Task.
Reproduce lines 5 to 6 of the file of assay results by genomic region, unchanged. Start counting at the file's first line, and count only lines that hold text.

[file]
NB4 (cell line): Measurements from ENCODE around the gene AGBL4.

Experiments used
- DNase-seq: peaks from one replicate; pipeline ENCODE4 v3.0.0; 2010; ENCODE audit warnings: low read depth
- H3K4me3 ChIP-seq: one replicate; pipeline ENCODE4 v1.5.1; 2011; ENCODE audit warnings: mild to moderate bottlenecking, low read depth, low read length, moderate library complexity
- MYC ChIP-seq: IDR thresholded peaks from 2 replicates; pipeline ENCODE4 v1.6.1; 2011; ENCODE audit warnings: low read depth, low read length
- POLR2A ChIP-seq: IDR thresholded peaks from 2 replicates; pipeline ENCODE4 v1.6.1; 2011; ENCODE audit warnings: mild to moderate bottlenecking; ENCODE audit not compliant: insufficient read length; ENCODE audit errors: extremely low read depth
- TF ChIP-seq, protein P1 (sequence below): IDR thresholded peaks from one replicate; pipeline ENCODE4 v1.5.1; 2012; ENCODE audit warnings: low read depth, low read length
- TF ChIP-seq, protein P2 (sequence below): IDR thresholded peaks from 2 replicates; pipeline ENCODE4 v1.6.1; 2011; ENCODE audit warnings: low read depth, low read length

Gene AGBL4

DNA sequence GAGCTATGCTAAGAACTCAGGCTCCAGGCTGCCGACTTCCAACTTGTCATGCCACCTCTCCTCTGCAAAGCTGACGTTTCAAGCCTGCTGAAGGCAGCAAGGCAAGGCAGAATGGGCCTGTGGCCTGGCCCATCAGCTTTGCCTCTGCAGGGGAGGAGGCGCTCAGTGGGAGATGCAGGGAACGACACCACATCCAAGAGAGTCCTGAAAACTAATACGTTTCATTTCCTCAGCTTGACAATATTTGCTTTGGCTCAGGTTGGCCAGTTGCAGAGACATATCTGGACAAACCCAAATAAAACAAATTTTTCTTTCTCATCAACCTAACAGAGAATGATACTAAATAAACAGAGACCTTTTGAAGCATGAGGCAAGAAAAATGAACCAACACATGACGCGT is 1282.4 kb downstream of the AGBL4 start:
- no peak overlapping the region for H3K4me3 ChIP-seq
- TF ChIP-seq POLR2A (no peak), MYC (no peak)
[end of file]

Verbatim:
- MYC ChIP-seq: IDR thresholded peaks from 2 replicates; pipeline ENCODE4 v1.6.1; 2011; ENCODE audit warnings: low read depth, low read length
- POLR2A ChIP-seq: IDR thresholded peaks from 2 replicates; pipeline ENCODE4 v1.6.1; 2011; ENCODE audit warnings: mild to moderate bottlenecking; ENCODE audit not compliant: insufficient read length; ENCODE audit errors: extremely low read depth